In probably the most memorable scene in last year's 500 Days of Summer, a luminous Summer (Zooey Deschanel) steps into an elevator with Tom (Joseph Gordon-Levitt), nonchalantly compliments his iPod selection (The Smiths), and in so doing, wraps him around her finger for the duration of the film. Had director Marc Webb wanted an equally effective but slightly more metaphysical take on this sequence, he could have simply swapped out The Smiths for She & Him — the folk-pop band in which the real-life Deschanel helps to mend the same hearts that women like Summer are always breaking.
"Actually, I think Summer was pretty upfront with Tom," says Deschanel, speaking via phone from her native L.A. "That movie was very much from Tom's point of view, and because of that, you never really get to know the real Summer. I mean, I can certainly understand sympathizing with Tom. He's adorable. It's just that you can't make someone fall in love with you."
It sort of makes sense that the "she" of She & Him would see eye-to-eye with a character like Summer Finn. The latter's philosophy on dating — "I don't feel comfortable being anyone's anything" — is strikingly similar to the former's view on her foray into music: "I would feel remiss if I were always working in the expectation of what some other people are going to think."
Two years ago, when Deschanel first joined forces with the indie-credentialed M. Ward, their seemingly oddball retro-pop partnership as She & Him was met with predictable skepticism. At the time, Ward was a respected but relatively anonymous singer-songwriter plugging away on Merge Records, while Deschanel was sort of his Bizarro Hollywood equivalent — an underutilized young actress noted more for her laser blue eyes and perpetually deadpan delivery than for any specific performance. But when the duo's debut Volume One arrived, the doubters quickly turned to devotees. Beneath Deschanel's deadpan, it turned out, was a charming warble fit for a vintage jukebox. And within the liner notes, another surprise: It was the actress, not the musician, who had penned most of the songs.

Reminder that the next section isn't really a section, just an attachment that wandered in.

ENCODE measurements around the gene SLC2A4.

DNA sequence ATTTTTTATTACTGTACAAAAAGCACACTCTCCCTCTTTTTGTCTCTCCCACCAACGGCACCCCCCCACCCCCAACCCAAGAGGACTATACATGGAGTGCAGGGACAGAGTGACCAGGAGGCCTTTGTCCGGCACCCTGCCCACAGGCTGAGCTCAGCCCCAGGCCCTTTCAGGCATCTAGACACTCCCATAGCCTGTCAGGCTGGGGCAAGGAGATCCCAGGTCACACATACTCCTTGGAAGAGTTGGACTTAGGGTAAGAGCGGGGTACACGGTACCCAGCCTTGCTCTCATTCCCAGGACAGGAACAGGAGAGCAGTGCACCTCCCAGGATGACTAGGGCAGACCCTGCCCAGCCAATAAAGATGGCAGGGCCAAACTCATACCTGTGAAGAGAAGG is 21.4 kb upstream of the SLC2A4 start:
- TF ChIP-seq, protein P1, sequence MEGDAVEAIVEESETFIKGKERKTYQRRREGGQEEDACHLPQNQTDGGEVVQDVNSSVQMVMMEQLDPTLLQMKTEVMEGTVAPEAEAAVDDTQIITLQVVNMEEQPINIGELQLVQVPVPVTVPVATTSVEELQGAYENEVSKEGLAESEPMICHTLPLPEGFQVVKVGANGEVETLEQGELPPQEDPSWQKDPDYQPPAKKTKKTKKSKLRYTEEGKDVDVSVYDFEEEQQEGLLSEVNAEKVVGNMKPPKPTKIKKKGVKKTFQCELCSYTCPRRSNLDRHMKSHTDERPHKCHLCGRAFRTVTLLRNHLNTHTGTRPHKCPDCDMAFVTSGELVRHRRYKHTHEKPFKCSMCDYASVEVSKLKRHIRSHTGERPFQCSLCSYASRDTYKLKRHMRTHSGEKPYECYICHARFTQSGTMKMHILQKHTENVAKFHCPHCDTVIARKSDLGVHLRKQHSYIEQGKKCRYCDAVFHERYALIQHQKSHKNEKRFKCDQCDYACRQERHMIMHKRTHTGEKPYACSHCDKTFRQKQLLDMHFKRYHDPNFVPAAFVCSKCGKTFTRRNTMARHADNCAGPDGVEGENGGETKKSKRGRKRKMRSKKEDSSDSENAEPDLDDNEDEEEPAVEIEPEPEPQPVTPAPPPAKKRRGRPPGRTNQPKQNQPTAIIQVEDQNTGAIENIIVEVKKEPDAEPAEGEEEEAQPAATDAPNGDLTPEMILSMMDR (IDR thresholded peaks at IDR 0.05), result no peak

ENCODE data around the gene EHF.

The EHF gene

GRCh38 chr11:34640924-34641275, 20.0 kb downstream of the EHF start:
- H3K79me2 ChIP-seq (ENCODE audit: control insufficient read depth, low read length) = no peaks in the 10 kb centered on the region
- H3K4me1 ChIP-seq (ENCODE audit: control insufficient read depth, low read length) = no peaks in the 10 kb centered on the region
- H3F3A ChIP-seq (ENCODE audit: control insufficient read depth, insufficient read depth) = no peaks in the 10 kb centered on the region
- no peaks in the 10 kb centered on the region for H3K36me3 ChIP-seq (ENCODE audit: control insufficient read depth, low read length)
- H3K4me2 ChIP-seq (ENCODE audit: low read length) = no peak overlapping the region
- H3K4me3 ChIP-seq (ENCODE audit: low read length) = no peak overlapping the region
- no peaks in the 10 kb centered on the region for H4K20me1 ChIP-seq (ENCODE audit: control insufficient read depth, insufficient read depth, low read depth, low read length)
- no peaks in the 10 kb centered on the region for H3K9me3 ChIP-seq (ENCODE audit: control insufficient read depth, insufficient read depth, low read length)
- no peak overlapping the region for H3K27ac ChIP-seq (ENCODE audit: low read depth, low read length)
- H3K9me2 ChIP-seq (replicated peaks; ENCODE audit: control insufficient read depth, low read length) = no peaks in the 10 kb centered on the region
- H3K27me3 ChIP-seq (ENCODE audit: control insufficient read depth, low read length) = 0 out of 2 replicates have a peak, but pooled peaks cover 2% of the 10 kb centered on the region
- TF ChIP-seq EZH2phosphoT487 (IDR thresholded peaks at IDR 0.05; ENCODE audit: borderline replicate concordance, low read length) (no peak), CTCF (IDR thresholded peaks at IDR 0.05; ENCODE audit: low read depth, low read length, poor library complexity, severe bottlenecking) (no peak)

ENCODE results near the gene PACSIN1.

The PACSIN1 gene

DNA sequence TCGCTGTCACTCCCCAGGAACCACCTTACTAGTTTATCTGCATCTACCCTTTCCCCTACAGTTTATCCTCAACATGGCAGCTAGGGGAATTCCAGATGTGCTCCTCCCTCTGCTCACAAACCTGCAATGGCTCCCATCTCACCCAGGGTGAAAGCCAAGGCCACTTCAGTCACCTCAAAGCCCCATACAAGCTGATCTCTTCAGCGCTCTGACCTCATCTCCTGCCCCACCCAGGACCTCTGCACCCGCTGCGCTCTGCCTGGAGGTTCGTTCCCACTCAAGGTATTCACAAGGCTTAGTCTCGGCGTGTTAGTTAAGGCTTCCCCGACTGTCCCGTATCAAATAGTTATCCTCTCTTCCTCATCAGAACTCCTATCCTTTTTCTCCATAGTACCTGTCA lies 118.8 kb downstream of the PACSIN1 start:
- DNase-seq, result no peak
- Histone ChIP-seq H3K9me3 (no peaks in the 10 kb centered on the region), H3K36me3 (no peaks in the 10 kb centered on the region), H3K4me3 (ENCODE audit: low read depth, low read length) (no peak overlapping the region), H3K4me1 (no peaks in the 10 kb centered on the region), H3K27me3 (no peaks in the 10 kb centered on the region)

"I mean, we were just interested in making the best record we could and having fun making it," Deschanel says. "I think we both approached the first record in terms of trying to appeal to our own sensibilities. And it was the exact same thing with Volume Two. We mostly just try to entertain ourselves and make a record we like, and then worry about the rest later."
The aforementioned Volume Two, which hit shelves earlier this year, officially freed She & Him from any lingering novelty status. The 13-track affair — another lush, breezy '60s rewind written primarily by Deschanel and produced by Ward — peaked at No. 6 on the U.S. charts.
Ward himself has compared Deschanel's songwriting to Sam Cooke's, for its almost inherent ability to lift the spirits of the listener, and the effect is similar for the songwriter herself.
"Finishing a song gives me a sense of completion that I just don't get anywhere else," Deschanel says, "and it's very satisfying. It almost feels miraculous to me that you can start out in a room alone with an instrument and at the end of that, come out with a song. ... But at the same time, while you might like your song in its little box, I think it's up to the producer to take it out of that box. And that's what Matt [Ward] does — he can always add something special."
That said, Ward is hardly navigating without a compass. During the songwriting process, Deschanel will often hear a song's eventual bells and whistles (and strings) in her mind — a side effect of her lifelong passion for the big pop productions of the '60s, namely Motown, The Beach Boys and Phil Spector.
"Backing vocals are, like, my thing," she says with a laugh. "So I always record a ton of them on my home demos, usually in the bathroom so they sound super echo-y and cool."
When the process moves to the studio, she and Ward remain champions of analog recording, and Auto-Tuning is strictly forbidden — as Deschanel puts it, "I'm kind of tired of hearing robots sing, personally."
As for the future, some have wondered whether the success of She & Him, and Deschanel's recent marriage to Death Cab For Cutie singer Ben Gibbard, mean she's headed for a Summer-and-Tom-style breakup with the movies.
"I would say I feel more connected to music than acting," she says, "but I still enjoy both."
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